Smelly wildfolk, tentacled leeches and literal scaredy cats – Irregular Recruits lives up to its name in that you’ll recruit all kinds of wayward creatures into your army in order to explore the Cinder Lands. The roguelike card game is supposedly a combination of Slay The Spire elements plus auto-chess-esque features, but does it hold its own against the multitude of similar titles in the same genre?
Table of contents:
THE STORY OF IRREGULAR RECRUITS
As with other roguelike card battlers, Irregular Recruits’ narrative is based entirely on the encounters you stumble upon along the way. Lady Luck plays a big part here, as is the nature of randomly generated encounters. You can stumble upon anything from special upgraded weapons lying on the ground to a man-eating dragon where you’ll have to sacrifice one of your recruits for safe passage.
The beginning of the tale will depend on which commander you pick. There are eight of them to choose from with two initially unlocked for you to try out. I’ve unlocked five out of the eight so far, and I can honestly say that each one brings not only its own set of unique cards and strategies but also a different gameplay experience altogether.
IRREGULAR RECRUITS GAMEPLAY AND VISUAL
The jaw-dropping artwork in each card alone should already set this game apart, to be honest. While the game might seem like your run-of-the-mill roguelike card battler at first glance, it actually offers an entirely different experience as you go deeper into the title. I was pleasantly surprised at the fresh content it brought to the table, as it opts instead to take the best elements of card battlers and add its own twist – and to think this was all done by a solo indie dev.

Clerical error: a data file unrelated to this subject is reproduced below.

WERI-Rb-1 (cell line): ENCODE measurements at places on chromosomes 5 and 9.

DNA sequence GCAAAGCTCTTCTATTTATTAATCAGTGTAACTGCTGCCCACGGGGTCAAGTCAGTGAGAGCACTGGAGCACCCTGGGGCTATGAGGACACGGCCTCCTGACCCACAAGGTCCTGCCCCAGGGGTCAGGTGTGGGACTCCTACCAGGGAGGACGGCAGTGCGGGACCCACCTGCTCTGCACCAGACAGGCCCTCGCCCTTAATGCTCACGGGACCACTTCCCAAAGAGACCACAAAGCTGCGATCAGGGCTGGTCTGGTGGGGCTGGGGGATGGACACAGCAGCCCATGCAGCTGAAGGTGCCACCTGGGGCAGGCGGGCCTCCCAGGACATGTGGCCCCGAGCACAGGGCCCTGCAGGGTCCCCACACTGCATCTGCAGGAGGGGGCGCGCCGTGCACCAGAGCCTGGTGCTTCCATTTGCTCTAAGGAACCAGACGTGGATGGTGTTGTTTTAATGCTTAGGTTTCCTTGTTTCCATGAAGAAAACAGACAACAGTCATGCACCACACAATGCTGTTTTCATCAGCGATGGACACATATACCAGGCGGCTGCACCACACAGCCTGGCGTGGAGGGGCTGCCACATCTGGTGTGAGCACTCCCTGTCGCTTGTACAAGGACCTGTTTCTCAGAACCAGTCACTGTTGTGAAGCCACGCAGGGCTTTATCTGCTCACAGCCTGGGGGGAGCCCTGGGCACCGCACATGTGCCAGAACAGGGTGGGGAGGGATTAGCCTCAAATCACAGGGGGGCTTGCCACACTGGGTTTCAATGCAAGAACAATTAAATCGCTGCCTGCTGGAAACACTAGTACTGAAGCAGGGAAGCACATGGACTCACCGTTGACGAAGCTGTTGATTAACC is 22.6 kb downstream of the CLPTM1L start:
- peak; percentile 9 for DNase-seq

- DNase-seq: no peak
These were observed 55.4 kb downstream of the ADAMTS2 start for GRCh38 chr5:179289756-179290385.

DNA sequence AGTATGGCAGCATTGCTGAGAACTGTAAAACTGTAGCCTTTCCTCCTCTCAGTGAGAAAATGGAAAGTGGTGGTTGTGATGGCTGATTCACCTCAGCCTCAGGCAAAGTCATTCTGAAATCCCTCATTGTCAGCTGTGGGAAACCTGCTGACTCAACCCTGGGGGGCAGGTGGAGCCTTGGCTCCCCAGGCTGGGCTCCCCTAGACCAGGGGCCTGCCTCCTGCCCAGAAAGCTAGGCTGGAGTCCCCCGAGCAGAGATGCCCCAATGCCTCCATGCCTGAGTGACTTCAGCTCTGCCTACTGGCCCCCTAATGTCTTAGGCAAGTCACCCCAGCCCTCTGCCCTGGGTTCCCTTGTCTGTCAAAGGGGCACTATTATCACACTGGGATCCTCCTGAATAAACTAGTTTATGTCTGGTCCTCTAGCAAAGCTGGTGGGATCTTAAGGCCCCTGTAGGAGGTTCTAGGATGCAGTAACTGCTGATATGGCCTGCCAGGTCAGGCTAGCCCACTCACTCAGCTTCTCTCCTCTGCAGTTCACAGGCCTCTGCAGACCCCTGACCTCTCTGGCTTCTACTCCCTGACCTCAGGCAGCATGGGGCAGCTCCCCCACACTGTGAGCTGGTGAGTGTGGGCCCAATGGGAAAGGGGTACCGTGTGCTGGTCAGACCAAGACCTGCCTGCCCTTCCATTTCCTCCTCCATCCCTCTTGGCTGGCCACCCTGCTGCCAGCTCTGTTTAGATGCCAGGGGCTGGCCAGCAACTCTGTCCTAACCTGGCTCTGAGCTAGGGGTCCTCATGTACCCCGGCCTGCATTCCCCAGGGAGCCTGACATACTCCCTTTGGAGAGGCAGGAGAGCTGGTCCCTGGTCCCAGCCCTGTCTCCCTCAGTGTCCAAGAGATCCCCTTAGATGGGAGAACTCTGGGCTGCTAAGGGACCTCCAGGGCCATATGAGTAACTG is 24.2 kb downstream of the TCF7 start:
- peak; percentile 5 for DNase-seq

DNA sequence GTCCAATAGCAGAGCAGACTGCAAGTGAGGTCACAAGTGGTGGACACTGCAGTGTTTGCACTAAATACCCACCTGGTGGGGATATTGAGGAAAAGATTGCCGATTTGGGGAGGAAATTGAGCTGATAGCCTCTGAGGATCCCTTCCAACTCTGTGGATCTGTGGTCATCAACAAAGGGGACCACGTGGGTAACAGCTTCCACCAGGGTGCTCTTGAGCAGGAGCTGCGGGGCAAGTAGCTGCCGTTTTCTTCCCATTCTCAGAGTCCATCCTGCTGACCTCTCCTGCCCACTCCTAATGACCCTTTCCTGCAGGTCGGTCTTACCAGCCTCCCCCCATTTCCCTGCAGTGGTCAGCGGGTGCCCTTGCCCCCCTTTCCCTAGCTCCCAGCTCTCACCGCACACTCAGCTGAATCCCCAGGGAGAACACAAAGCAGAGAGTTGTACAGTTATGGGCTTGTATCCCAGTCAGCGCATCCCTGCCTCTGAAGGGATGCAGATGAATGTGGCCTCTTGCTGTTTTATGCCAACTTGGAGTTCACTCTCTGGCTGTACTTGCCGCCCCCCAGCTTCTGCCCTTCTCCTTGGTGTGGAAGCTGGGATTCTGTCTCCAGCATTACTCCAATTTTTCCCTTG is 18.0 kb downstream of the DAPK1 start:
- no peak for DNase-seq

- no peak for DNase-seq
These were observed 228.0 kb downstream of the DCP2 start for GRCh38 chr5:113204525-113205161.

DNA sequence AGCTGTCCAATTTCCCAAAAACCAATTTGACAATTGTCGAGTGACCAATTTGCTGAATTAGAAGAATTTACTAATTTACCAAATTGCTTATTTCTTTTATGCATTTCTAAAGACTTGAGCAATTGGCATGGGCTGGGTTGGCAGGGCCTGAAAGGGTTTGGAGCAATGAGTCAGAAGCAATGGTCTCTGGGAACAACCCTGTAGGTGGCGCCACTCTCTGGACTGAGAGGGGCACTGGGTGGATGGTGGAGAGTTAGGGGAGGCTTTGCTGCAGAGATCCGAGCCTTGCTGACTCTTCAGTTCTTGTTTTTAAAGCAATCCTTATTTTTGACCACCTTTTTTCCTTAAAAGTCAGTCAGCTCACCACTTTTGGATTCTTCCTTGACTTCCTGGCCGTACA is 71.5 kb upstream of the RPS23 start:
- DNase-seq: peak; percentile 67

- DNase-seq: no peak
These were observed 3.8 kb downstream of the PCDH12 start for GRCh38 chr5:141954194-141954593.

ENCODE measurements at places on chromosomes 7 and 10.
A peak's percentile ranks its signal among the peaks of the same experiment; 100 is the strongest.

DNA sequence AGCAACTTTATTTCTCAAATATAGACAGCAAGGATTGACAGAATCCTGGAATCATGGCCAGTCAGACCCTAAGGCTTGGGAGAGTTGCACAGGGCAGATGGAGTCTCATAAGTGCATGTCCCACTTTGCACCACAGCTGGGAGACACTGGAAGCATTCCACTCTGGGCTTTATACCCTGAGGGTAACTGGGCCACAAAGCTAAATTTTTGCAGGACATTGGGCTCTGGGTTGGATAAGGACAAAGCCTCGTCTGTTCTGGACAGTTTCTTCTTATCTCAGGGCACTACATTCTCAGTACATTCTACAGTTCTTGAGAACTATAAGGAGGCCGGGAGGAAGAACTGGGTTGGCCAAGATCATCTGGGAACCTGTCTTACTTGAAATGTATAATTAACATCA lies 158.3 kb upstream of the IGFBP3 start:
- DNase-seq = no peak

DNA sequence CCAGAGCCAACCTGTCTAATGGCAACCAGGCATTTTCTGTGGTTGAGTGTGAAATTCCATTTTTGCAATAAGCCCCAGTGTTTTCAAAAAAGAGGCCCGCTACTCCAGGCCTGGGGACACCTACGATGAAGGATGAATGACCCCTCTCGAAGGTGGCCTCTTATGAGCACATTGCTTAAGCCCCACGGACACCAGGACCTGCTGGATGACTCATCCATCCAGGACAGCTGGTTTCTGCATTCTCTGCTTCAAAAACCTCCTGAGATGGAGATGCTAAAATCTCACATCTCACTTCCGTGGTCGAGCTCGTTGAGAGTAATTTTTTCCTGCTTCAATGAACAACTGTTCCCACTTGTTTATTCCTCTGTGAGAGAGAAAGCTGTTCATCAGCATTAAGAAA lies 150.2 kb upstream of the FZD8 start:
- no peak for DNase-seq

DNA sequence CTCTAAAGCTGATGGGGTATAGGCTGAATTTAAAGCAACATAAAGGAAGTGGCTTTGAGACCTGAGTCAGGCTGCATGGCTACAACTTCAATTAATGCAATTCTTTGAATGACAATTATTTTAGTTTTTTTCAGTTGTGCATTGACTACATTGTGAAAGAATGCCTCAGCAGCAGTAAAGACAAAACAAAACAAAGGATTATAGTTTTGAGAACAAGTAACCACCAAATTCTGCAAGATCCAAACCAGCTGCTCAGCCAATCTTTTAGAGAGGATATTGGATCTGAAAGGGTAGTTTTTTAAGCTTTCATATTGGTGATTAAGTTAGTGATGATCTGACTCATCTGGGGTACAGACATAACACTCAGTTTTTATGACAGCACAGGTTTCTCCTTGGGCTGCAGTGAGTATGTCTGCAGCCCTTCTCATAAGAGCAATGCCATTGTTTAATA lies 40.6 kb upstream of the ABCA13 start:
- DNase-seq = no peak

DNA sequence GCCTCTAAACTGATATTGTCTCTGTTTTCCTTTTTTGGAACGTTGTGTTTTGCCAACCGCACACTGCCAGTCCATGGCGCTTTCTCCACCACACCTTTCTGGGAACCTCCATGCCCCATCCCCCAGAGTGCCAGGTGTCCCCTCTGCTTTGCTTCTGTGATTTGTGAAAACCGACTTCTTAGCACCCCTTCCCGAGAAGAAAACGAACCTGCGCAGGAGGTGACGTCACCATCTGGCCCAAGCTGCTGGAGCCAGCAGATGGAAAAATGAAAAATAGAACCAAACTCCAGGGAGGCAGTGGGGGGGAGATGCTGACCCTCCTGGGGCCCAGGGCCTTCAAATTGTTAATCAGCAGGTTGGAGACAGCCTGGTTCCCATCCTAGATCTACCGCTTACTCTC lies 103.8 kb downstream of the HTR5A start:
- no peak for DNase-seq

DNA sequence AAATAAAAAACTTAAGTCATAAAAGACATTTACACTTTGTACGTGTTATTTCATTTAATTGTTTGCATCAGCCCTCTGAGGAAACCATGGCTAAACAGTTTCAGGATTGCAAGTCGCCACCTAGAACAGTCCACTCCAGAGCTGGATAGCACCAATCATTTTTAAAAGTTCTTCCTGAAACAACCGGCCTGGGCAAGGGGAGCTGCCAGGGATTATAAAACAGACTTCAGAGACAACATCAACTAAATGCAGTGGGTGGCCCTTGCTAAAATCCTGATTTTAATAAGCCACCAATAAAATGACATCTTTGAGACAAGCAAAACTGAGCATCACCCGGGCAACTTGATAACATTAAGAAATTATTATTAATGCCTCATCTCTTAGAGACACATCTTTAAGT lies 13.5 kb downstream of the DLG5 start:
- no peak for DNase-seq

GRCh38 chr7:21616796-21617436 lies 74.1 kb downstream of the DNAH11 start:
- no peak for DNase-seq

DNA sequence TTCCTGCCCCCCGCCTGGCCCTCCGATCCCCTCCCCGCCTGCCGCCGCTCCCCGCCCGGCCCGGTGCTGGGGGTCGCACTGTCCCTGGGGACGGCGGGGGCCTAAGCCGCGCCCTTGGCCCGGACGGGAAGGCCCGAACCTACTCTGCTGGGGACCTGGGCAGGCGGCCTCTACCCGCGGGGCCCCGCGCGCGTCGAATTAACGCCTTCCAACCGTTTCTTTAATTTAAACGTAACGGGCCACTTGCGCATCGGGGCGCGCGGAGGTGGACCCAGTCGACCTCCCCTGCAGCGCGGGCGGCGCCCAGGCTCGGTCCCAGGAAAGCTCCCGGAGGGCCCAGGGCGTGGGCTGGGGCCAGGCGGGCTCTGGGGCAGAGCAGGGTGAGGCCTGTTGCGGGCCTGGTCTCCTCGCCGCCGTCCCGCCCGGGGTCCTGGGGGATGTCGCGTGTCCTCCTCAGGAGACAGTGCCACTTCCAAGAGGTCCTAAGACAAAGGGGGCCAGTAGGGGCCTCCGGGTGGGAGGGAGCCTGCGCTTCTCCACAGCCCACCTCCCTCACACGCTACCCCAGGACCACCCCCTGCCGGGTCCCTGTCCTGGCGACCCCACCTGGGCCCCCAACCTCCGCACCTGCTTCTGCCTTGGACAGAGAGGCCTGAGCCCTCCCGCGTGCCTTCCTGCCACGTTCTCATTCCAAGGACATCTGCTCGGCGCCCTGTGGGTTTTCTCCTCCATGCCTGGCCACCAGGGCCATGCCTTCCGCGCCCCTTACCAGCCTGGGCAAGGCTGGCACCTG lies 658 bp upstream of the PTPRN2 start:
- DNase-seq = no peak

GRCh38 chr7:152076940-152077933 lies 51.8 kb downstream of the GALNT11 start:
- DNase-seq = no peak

In particular, you can’t choose which enemy card to attack in Irregular Recruits – the game does that for you. This initially left a sour taste in my mouth, because how can you strategize your battle plan if you can’t pick which enemy to take down first? Of course, as I went deeper into the game, I realized just how much strategizing you still have to do to ensure victory in every round.
For instance, your commander gains experience points you can spend on skills, and these alone add a layer of depth to your plan of attack. Apart from the cards you recruit into your army, you’ll also have to choose which boon you want to take after each battle – do you prioritize getting new cards, or do you bring back to life a card that died in battle? Because permadeath is very much a thing here, when a member of your army dies, it’s gone forever – and when all of your troops are lost, you die. Your army is essentially your HP.
WHAT’S THE APPEAL?
Playing the game feels challenging, frustrating and exhilarating at the same time, as all great roguelikes should. The sound effects never feel overbearing, and are just enough to get you going during particularly adrenaline-pumping matches. I also absolutely adored the background music, which perfectly fits the fantasy world you’re thrust into from the very beginning of the game.
I did try the auto-battle function here, and surprisingly, the AI actually does a pretty good job at helping you breeze through matches (sometimes even better than myself, I have to admit). It’s not hard to invest hours of your time into the game only to look up and realize that so much of your day has already passed. With so many titles in the same genre, it’s hard for me to find something that actually makes me feel like it’s worth my time – and Irregular Recruits definitely does that really, really well.